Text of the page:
As none of these tests has been proven in a prospective study – that is, using the tests to do something like even more aggressive therapy in a group of high risk patients, we are still in the early stages of understanding how and when to use them. Fortunately, my colleague, Dave Crawford and some colleagues have put together an excellent website to help patients/doctors understand the tests. http://www.pcmarkers.com has a list of most of the available tests and you can see what results might look like before you and your physician decide to send one off. This is a rapidly evolving field however, and not every test that is being commercialized is listed, and at big centers, there are always new tests being developed.

Finally, as with all of medicine, the payment systems/insurance coverage is crazily complex. Only today, I received an email with the “news” that a cardiologist/congressman, Rep. Buchson has introduced a bill called the “Prostate Cancer Misdiagnosis Elimination Act of 2017” that uses DNA profiling to make sure the tissue being tested is yours. You could theoretically apply this test to ANY cancer biopsy of course, so why prostate cancer? Then there is the motivation…call me cynical, but I suspected that the good congressman, meddling in medicine, might have a local connection, and sure enough, the company that markets the test is from his home state, Indiana. Not to say it isn’t important to know that tissue being tested comes from the correct patient or that the test isn’t a nice application of the kind of technology that identified OJ’s blood, just that we live in interesting times where medical technology is rapidly consuming more and more of our tax/insurance/personal dollars. Personalized medicine will depend totally on this type of technology and can be incredibly expensive. Whether it saves money or consumes it may depend on how many “worthless” (for that patient…and is a treatment with only a 5% chance of working really worthless??…not if you are in the 5% group) treatments are avoided and at what cost. I don’t have the answers. Hopefully this blog at least helps you begin to understand the current molecular diagnostic landscape.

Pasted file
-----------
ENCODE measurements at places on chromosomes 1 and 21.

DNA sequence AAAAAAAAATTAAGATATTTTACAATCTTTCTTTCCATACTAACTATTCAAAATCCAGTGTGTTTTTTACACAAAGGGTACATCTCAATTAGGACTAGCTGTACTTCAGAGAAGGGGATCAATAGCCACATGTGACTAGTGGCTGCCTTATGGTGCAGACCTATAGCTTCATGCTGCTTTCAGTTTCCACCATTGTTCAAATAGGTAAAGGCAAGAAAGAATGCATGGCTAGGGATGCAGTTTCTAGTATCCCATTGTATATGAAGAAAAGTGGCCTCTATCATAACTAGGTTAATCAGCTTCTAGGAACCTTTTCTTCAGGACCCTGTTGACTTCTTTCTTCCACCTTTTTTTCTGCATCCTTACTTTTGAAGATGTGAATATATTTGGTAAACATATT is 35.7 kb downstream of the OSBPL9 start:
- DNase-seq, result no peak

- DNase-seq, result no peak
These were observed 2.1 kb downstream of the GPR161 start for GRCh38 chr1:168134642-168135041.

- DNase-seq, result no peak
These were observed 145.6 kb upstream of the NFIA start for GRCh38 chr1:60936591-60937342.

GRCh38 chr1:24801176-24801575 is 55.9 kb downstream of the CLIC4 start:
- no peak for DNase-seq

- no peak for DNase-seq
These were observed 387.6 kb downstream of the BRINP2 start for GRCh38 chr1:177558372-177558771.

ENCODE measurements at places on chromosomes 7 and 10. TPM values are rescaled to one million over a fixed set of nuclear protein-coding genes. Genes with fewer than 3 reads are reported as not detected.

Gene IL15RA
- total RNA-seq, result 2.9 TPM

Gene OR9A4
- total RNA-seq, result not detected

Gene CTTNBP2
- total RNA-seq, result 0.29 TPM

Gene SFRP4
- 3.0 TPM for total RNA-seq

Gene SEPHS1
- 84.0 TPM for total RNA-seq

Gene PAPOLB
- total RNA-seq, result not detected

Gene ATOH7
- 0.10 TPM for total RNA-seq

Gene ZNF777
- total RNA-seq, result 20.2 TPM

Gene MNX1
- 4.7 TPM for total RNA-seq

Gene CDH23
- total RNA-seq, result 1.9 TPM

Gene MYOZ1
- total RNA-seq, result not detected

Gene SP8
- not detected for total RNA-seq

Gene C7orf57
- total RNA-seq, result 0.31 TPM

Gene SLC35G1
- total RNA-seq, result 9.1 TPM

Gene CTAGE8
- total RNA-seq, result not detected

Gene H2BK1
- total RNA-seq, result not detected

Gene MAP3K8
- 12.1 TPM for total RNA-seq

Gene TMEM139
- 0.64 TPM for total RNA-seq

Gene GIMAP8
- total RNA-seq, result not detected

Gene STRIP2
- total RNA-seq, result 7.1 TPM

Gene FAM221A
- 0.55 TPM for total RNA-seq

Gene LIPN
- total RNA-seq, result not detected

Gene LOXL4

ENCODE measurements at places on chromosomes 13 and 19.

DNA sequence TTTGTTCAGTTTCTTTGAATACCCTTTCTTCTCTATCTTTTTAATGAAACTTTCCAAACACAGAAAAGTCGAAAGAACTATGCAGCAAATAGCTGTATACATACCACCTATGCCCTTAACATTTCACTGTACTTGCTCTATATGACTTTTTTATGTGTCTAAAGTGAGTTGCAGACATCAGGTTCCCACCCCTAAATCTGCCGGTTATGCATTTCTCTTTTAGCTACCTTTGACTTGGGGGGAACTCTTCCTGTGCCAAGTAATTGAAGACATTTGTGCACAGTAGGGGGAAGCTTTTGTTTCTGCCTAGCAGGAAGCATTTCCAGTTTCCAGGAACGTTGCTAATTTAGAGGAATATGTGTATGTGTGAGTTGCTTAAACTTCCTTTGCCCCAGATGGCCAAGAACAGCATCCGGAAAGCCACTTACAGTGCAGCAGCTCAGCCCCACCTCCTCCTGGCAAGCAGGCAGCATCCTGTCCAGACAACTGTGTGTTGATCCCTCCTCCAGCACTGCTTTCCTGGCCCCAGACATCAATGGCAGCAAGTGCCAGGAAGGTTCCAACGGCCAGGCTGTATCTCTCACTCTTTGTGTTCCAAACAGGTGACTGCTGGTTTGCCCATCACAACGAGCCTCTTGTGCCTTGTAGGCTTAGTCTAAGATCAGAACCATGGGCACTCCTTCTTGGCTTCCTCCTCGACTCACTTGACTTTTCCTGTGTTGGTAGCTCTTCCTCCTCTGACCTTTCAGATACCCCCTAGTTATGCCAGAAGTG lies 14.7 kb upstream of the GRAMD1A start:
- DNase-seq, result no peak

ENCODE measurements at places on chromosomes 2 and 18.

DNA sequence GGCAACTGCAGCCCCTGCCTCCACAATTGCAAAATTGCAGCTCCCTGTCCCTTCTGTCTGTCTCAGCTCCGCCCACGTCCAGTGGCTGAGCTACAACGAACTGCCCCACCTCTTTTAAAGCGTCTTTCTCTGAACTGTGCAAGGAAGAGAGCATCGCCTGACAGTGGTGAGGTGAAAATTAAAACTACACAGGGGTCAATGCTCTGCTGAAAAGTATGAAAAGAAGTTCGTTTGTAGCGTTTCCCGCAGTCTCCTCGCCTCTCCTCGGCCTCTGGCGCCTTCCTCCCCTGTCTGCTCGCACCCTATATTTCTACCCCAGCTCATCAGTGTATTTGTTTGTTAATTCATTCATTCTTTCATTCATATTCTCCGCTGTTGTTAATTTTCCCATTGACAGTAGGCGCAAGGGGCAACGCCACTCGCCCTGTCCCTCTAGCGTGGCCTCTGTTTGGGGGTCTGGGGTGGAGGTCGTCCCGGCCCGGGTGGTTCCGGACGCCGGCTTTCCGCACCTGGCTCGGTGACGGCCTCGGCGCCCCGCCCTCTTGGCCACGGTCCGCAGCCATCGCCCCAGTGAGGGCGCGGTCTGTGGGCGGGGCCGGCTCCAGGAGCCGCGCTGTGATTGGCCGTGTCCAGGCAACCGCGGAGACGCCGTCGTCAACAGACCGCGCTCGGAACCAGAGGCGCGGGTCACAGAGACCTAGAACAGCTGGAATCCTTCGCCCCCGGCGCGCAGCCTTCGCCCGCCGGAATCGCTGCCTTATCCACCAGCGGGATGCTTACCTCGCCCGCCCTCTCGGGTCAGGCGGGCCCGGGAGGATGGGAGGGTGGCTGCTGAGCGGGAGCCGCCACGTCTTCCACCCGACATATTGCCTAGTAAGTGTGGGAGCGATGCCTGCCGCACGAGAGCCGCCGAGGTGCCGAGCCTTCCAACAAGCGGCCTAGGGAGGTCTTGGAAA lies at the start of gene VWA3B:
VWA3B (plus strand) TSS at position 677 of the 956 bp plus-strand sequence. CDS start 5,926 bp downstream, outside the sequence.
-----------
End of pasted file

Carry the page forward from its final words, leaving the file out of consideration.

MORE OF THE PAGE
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A statin a day??


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I remember when the statins first came out in the late 1980’s. I had a mildly elevated cholesterol that didn’t respond much to the dietary changes (admittedly few) I was willing to make, so taking a statin seemed like a great step forward. But… were they safe? Of course the same could be asked of aspirin, bike riding, eating meat, or skiing. It’s really about risk/benefit in the end. In the years that followed, I ended up taking statins with the permission of my doctor and they work far better than dietary manipulation for my cholesterol and I combine their use with exercise for all of the other benefits (read here). I previously posted about statin use here, but there are new data all the time worth keeping up with.

In a recent JCO article, a large group (31,790) of Danish men were evaluated for prostate cancer specific and overall mortality depending on their use of statins. Even though there was a higher mortality from prostate cancer than is usually seen in such studies (23% – potentially because there is lower use of screening in Denmark), the prostate cancer specific death rate and overall death rate was 15-20% lower in the men who took statins after diagnosis. This was regardless of their treatment (surgery, radiation, hormones). Since I mentioned aspirin, other studies have suggested that men with high Gleason scores (≥8) may benefit from aspirin use as well. Statins have also been shown to inhibit a long list of other cancer causes of death that you can read about in Wikipedia, so the benefits to prostate cancer patients, who often die of other cancers or cardiovascular disease is not limited to their concerns about prostate cancer itself.

In an editorial accompanying the JCO article by Mucci and Kantoff, there is a thoughtful review of whether statins should be recommended for all men with prostate cancer. The article also discusses how they might work to slow down prostate cancer, so be sure to read it for the excellent summary. They conclude that the evidence is still not there, although certainly the large number of studies and meta-analyses they provide make a strong case. My question would be “what is the risk?”, and it seems to be minimal. Statins are cheap and widely available. They provide risk-lowering effects on cholesterol/heart disease, and the only side effect that is a problem in general is the muscle pain that occurs in some patients, which almost always goes away when you stop the drug. I can’t disagree with the thought that a prospective randomized trial in a subgroup of prostate cancer patients is desirable, but in the absence of such a trial to invite patients’ participation, I personally encourage patients to take statins unless their primary care physician disagrees. For that matter, I would almost encourage their presence in the water supply like fluorides given all their other benefits (just kidding, but they really do have a long list of benefits and very favorable risk profile in my view).

An apple a day is a good idea. Statins should maybe join that, and keep exercising!